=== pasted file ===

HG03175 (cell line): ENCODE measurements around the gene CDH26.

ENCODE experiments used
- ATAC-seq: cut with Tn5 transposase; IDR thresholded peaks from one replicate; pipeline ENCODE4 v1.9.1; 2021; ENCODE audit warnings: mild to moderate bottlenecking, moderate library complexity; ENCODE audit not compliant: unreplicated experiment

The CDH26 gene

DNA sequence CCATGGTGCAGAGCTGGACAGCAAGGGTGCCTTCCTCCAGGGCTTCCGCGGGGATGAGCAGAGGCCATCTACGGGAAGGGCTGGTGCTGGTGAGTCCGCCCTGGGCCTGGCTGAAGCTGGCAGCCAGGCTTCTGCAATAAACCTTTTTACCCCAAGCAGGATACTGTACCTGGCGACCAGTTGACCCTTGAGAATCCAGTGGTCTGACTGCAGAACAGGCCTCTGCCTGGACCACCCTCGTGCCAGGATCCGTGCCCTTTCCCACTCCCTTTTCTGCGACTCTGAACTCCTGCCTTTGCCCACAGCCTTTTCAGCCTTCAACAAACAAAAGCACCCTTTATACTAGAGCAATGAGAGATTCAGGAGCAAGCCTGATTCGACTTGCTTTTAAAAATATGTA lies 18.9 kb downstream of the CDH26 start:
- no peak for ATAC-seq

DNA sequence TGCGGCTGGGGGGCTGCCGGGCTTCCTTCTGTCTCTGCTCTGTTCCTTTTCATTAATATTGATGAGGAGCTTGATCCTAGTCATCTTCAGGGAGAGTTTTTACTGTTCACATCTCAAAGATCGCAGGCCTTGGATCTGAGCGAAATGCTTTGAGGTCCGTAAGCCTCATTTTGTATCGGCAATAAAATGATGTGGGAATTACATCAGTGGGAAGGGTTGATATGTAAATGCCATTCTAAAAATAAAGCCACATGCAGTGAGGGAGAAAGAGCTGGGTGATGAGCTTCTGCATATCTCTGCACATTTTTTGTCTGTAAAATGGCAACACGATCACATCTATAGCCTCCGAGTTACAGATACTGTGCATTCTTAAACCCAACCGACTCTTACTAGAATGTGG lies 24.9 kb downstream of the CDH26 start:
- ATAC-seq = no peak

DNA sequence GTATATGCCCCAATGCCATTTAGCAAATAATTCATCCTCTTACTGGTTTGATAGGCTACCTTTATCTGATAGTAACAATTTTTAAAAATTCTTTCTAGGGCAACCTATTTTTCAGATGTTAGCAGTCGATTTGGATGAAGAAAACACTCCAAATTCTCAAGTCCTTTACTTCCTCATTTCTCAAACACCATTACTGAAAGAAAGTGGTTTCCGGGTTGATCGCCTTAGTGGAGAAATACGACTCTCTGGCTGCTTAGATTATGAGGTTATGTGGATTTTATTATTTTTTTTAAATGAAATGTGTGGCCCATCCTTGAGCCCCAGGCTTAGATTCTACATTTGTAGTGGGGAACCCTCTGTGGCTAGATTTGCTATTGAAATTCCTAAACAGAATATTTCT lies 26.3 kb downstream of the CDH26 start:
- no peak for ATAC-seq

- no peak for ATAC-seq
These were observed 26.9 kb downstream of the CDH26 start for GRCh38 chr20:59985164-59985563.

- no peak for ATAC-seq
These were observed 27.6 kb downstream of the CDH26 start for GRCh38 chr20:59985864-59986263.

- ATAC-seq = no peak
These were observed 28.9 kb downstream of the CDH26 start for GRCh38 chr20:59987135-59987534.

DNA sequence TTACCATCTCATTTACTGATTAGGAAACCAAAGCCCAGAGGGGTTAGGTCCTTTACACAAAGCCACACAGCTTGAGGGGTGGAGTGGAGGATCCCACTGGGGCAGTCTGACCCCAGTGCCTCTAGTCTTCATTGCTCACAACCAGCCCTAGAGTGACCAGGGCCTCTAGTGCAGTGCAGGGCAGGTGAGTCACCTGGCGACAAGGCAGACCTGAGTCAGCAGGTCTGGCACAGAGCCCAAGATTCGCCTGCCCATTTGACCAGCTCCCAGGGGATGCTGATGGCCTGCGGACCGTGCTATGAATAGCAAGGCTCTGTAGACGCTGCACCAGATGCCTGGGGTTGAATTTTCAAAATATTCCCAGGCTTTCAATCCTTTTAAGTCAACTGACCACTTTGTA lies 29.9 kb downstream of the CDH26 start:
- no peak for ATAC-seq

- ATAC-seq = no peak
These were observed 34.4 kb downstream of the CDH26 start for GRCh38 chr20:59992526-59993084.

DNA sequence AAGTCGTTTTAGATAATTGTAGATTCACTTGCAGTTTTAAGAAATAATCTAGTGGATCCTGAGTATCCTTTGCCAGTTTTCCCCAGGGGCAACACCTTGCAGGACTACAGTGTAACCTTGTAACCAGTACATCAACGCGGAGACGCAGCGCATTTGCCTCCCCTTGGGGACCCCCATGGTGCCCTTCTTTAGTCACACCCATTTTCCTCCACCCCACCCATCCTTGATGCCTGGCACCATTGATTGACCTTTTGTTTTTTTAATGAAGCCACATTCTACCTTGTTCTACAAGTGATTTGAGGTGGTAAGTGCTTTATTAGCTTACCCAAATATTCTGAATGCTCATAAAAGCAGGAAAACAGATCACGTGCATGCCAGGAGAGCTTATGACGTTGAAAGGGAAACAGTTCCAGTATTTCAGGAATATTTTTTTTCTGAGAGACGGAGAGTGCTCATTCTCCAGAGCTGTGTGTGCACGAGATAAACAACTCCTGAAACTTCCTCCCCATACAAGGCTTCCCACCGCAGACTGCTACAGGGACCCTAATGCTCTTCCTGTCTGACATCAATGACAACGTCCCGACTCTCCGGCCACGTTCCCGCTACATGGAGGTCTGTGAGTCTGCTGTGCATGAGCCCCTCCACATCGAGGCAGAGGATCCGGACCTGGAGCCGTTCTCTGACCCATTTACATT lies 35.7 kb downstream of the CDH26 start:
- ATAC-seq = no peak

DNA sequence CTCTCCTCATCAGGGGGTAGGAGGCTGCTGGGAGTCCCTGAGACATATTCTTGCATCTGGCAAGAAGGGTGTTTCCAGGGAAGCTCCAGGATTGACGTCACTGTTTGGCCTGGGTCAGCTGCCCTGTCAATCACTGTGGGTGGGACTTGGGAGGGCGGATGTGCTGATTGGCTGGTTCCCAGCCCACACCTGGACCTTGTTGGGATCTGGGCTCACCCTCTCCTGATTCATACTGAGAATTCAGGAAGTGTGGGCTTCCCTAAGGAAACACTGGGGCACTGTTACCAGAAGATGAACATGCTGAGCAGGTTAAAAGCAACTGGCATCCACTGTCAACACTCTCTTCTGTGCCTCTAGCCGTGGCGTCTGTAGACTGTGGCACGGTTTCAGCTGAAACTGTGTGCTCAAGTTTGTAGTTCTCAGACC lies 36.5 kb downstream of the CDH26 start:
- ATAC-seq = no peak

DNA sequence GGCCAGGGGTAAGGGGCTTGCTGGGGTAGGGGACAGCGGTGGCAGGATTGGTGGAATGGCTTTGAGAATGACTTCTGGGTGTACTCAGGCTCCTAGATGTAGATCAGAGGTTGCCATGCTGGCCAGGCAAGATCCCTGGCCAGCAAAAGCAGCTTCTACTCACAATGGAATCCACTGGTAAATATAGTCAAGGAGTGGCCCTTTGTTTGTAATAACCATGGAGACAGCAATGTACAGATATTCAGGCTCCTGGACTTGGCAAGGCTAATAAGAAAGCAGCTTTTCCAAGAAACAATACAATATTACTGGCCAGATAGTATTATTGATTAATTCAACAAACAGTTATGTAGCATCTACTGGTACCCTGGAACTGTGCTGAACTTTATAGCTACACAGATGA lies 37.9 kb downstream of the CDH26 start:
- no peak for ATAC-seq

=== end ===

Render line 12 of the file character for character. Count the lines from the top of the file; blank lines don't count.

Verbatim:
These were observed 26.9 kb downstream of the CDH26 start for GRCh38 chr20:59985164-59985563.